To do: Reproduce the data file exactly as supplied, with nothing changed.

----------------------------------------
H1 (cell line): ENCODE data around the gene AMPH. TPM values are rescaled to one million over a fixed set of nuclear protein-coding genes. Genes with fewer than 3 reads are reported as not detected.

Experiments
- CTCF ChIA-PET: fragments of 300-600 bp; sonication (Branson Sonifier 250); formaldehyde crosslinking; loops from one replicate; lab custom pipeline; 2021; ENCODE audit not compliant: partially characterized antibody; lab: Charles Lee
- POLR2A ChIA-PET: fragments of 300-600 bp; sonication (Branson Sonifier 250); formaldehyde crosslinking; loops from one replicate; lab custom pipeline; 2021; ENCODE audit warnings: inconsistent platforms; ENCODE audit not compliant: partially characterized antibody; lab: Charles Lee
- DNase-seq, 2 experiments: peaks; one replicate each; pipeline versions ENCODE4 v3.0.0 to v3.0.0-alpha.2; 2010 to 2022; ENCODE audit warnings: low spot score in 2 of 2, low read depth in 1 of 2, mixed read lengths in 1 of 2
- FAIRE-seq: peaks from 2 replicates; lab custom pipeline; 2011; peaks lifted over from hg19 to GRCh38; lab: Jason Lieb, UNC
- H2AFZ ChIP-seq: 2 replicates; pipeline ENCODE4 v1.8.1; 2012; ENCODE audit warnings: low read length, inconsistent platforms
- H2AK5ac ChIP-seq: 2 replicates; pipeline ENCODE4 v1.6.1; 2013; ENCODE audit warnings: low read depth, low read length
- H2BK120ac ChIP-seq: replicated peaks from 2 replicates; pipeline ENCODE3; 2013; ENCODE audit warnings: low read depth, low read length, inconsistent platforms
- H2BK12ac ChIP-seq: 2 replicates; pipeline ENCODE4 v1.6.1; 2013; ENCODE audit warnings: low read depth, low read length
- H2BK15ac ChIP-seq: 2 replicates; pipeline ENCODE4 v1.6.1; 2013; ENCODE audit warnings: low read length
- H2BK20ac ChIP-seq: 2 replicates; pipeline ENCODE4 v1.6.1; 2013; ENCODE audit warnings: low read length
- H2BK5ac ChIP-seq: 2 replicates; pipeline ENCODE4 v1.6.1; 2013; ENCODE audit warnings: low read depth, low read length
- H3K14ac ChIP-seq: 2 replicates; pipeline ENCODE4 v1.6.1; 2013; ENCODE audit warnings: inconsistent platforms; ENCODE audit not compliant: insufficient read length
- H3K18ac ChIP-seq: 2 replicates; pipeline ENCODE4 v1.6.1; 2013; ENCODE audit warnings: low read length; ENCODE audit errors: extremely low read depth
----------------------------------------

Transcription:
H1 (cell line): ENCODE data around the gene AMPH. TPM values are rescaled to one million over a fixed set of nuclear protein-coding genes. Genes with fewer than 3 reads are reported as not detected.

Experiments
- CTCF ChIA-PET: fragments of 300-600 bp; sonication (Branson Sonifier 250); formaldehyde crosslinking; loops from one replicate; lab custom pipeline; 2021; ENCODE audit not compliant: partially characterized antibody; lab: Charles Lee
- POLR2A ChIA-PET: fragments of 300-600 bp; sonication (Branson Sonifier 250); formaldehyde crosslinking; loops from one replicate; lab custom pipeline; 2021; ENCODE audit warnings: inconsistent platforms; ENCODE audit not compliant: partially characterized antibody; lab: Charles Lee
- DNase-seq, 2 experiments: peaks; one replicate each; pipeline versions ENCODE4 v3.0.0 to v3.0.0-alpha.2; 2010 to 2022; ENCODE audit warnings: low spot score in 2 of 2, low read depth in 1 of 2, mixed read lengths in 1 of 2
- FAIRE-seq: peaks from 2 replicates; lab custom pipeline; 2011; peaks lifted over from hg19 to GRCh38; lab: Jason Lieb, UNC
- H2AFZ ChIP-seq: 2 replicates; pipeline ENCODE4 v1.8.1; 2012; ENCODE audit warnings: low read length, inconsistent platforms
- H2AK5ac ChIP-seq: 2 replicates; pipeline ENCODE4 v1.6.1; 2013; ENCODE audit warnings: low read depth, low read length
- H2BK120ac ChIP-seq: replicated peaks from 2 replicates; pipeline ENCODE3; 2013; ENCODE audit warnings: low read depth, low read length, inconsistent platforms
- H2BK12ac ChIP-seq: 2 replicates; pipeline ENCODE4 v1.6.1; 2013; ENCODE audit warnings: low read depth, low read length
- H2BK15ac ChIP-seq: 2 replicates; pipeline ENCODE4 v1.6.1; 2013; ENCODE audit warnings: low read length
- H2BK20ac ChIP-seq: 2 replicates; pipeline ENCODE4 v1.6.1; 2013; ENCODE audit warnings: low read length
- H2BK5ac ChIP-seq: 2 replicates; pipeline ENCODE4 v1.6.1; 2013; ENCODE audit warnings: low read depth, low read length
- H3K14ac ChIP-seq: 2 replicates; pipeline ENCODE4 v1.6.1; 2013; ENCODE audit warnings: inconsistent platforms; ENCODE audit not compliant: insufficient read length
- H3K18ac ChIP-seq: 2 replicates; pipeline ENCODE4 v1.6.1; 2013; ENCODE audit warnings: low read length; ENCODE audit errors: extremely low read depth